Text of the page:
With the acceleration of the rhythm of life and the different travel modes in modern society, various high-energy injuries such as car accident injuries, high-energy blunt injuries and fracture injuries caused by falling from a height have become more common. In particular, pelvic fracture and traumatic spinopelvic dissociation cause the most serious consequences, ranging from physical dysfunction or disability to life-threatening conditions [16, 17]. Although the design of medical equipment and the development of various technical methods for spinal and pelvic surgery internal fixation have made many new advances, achieving stable sacral pelvic fixation is still one of the most difficult challenges in orthopaedic surgery [15, 18]. There are two reasons for this challenge. First, the lumbosacral region is characterized by a unique complex anatomical structure, and, second, current devices for the treatment of fractures do not perfectly solve the problem of fracture internal fixation. At present, there are various fixation methods for the posterior pelvic ring and fracture of the local region, such as the traditional sacroiliac screw, anterior or posterior sacroiliac joint plate fixation, posterior tension band plate fixation of the sacrum, and sacropelvic fixation based on screw-rod, etc. In numerous fixation devices, sacroiliac screws have been applied by clinicians, because of their advantages of minimal invasiveness, a short learning curve and easy placement. Hence, instead of being phased out, these screws have been greatly developed in recent years, with advancements ranging from simple single sacroiliac screw fixation to percutaneous cement sacroiliac screw fixation [19,20,21] and the recent emergence of lengthening sacroiliac screws through the bilateral sacroiliac joint . Despite the development of sacroiliac screws, many problems caused by the sacroiliac screw itself cannot be changed, such as screw fracture, insufficient internal control force, poor stability, and important neurovascular injury in the screw placement process. However, the development of sacroiliac screws reflects the idea that clinicians want to explore and implement a reliable, fixed and effective screw.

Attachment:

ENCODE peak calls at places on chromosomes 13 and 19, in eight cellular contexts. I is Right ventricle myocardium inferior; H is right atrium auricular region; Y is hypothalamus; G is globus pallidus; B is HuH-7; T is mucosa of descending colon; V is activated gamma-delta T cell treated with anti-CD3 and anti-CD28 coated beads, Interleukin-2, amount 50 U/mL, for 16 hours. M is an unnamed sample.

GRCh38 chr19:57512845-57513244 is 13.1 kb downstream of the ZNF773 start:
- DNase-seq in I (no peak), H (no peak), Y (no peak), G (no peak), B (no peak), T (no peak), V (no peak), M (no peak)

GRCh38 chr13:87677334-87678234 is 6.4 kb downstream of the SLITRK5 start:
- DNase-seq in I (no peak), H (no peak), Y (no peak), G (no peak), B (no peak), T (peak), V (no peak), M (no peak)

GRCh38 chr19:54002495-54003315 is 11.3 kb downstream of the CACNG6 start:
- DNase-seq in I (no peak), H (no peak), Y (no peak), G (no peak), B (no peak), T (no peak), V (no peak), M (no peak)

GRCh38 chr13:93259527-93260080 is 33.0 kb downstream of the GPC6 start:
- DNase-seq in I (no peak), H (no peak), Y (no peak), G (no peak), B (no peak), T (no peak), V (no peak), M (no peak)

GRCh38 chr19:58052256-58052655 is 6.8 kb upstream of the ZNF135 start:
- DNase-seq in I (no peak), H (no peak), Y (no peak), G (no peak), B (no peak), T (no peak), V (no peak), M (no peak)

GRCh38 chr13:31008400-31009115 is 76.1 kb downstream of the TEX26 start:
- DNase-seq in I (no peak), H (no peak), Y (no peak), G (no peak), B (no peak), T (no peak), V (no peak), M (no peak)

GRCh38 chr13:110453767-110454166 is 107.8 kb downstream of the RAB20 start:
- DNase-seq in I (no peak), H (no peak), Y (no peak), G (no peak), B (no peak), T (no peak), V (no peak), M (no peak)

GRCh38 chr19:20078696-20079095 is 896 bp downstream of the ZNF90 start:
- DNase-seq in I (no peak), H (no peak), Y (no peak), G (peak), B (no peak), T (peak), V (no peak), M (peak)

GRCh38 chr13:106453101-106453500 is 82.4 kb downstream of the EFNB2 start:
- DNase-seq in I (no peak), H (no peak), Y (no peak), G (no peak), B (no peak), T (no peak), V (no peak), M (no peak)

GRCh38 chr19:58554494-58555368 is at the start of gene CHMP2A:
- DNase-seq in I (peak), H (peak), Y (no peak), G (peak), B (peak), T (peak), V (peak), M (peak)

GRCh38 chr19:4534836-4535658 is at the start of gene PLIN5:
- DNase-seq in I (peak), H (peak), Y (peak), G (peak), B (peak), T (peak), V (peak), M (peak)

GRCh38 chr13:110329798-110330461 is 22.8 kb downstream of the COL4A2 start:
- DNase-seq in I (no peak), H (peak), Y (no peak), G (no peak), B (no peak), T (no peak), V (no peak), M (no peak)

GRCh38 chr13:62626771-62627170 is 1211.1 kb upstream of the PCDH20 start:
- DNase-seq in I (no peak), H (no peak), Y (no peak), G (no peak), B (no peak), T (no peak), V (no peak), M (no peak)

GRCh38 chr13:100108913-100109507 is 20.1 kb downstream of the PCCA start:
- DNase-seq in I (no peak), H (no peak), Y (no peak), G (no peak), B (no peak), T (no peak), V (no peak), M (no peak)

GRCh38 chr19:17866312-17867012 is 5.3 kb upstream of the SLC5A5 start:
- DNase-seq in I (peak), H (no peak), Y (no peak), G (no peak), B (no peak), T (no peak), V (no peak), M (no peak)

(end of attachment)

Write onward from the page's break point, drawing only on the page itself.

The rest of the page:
Lumbar-sacral fusion has been utilized in many clinical scenarios, such as flat-back syndrome and kyphosis, pelvic obliquity, high-grade spondylolisthesis, and extensive sacropelvic tumour resection [7, 9,10,11,12,13]. Lumbar-sacral fusion surgery has experienced approximately three generations of development. The first-generation technique was the Galveston technique in 1984, the second-generation technique involved iliac screws with connectors, and the third-generation technique was the sacral alar-iliac (SAI) screw technique. The first S2AI screw was successfully performed in paediatric spinal surgery by Dr. Sponseller and Dr. Kebaish in 2007 [23, 24]. Dr. Mattei et al. reported the combined use of S1AI and S2AI as a remedy and expanded the scope of application of the SAI technique in 2013 . S3AI was first reported as a new long-stage spinal fusion anchor point in 2020 . The SAI technique had several strengths: improved construct stability and biomechanical torsion and reduced complications, including implant prominence, wound healing problems, and pain of the sacroiliac joint . Changing the position and orientation of the fixing screws is key to the success of the SAI technique; therefore, inspired by the SAI screw trajectory, we changed the traditional sacroiliac screw trajectory as follows: the sacroiliac screw started at the entry point (as shown in Fig. 1) on the dorsal side of the sacrum, passed through the sacral alar and sacroiliac joint, and extended into the iliac wing, thus we called it a “modified sacroiliac screw”.